Wednesday, October 17, 2007

Anne Enright wins Booker -- and what larks!

My dears, I haven't had such a good laugh over breakfast in years! I fair spluttered into my porridge.

The Booker prize, according to its official web site, 'promotes the finest in fiction by rewarding the very best book of the year'. And 'best' in these quarters is defined in terms of literary fiction.

It turns out that the 2007 prize was awarded last night. The winner was Anne Enright, who was apparently the outsider, and her novel The Gathering is 'a bleak story of a dysfunctional Irish family'. This is not, you will understand, a novel that I am about to rush out and buy. But nevertheless, the circumstances of the award provide much more entertainment than the average literary novel ever does.

The laughs came from the introductory remarks which were made by the Chairman of the judges, Sir Howard Davies. You can read all about it in the Times. Basically, what the Chairman had to say was that too many reviewers are far too kind to literary novels, being very reluctant to do anything except heap praise upon them. 'There appear to be some novels,' he said, 'where people leave their critical faculties at home.'

He quotes examples. Ben Okri's latest book was, he said, 'more or less unreadable, but you would never catch that from the reviews because of the status that Okri has achieved'.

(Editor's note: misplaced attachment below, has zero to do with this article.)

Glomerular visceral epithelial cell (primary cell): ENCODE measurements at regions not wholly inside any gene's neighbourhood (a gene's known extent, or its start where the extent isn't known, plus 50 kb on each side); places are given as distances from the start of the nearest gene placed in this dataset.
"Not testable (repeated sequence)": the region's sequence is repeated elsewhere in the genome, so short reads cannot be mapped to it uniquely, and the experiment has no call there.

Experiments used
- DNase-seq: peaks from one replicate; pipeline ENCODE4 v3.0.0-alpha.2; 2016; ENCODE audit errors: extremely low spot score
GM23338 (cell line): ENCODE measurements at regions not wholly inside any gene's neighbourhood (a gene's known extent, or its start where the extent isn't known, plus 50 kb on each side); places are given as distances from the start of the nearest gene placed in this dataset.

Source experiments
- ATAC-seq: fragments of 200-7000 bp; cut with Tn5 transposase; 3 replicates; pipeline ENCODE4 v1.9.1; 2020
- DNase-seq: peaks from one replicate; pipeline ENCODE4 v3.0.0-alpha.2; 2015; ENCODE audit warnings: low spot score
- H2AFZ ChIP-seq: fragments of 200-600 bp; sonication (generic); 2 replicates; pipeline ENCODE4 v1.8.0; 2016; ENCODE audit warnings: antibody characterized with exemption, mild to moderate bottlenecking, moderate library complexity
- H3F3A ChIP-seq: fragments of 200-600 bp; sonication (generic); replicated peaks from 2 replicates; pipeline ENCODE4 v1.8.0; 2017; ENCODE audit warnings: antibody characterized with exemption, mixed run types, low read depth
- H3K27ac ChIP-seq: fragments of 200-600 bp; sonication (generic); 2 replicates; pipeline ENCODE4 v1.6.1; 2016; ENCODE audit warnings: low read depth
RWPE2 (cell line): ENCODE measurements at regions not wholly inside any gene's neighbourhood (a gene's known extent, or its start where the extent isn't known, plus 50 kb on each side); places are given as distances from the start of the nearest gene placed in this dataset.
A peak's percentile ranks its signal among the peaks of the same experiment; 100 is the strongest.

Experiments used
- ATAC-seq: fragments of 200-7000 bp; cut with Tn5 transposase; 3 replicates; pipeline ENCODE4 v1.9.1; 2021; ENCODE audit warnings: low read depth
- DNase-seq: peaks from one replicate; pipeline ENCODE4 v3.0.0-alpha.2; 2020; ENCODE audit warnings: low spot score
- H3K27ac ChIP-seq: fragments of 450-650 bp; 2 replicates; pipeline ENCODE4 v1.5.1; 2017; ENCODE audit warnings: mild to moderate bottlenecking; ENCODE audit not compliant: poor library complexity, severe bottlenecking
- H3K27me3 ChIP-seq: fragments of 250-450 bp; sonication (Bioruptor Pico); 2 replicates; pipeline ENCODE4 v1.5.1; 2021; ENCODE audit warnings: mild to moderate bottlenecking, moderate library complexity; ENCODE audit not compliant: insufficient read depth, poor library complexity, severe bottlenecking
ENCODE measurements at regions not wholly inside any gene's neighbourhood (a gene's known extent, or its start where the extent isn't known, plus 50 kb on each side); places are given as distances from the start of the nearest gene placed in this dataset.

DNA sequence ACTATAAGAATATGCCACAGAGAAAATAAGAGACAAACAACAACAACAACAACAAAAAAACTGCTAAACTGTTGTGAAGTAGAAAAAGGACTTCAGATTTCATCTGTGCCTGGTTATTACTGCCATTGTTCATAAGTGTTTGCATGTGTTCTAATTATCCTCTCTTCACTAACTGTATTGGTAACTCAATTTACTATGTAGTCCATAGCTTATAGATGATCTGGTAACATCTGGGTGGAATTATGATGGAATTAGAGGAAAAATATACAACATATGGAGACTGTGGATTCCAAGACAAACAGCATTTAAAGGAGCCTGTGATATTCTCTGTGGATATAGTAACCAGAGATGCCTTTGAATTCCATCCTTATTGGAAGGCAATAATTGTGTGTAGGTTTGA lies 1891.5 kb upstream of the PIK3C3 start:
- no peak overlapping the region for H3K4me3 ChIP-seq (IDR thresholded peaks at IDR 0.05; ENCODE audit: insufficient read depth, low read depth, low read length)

J.M. Coetzee's latest was described by Sir Howard as 'a strange construct which I don’t think comes off as a novel. Yet it was treated with exaggerated deference by many reviewers.'

No! Who would have guessed it? Who would have thought that the literary establishment in London would be ensuring, with a few exceptions, that only nice things are said about lit'ry books, while books issued by small presses and written by unknown writers are steadfastly ignored?

Sir Howard, the Times said, stopped short of accusing authors of back-scratching, but the Times itself has more guts. In an editorial, the paper lays out the facts in plain English.
Presenting the Man Booker Prize last night, Howard Davies referred to a curious habit of literary critics. Their curious habit is to review each other’s books fulsomely. Author X selects Author Y’s novel as her Book of the Year. Author Y reciprocates by reviewing Author X’s novel as the most ripping yarn since Rudyard Kipled and Haggard Rode. In London’s literary tent, everybody is related to, or in love with, or in debt to, or has expectations from, everybody else.
Well, I told you publishing was a friendly business, only last week. 'Caveat lector,' says the Times. 'Select your reviewers (and books) with care.' Indeed.

Such general thoughts as I have had upon the Booker prize appeared here in January 2005. I have nothing to add, except that you might like to sit back and watch it all happen to Anne Enright, the winner who wasn't expected.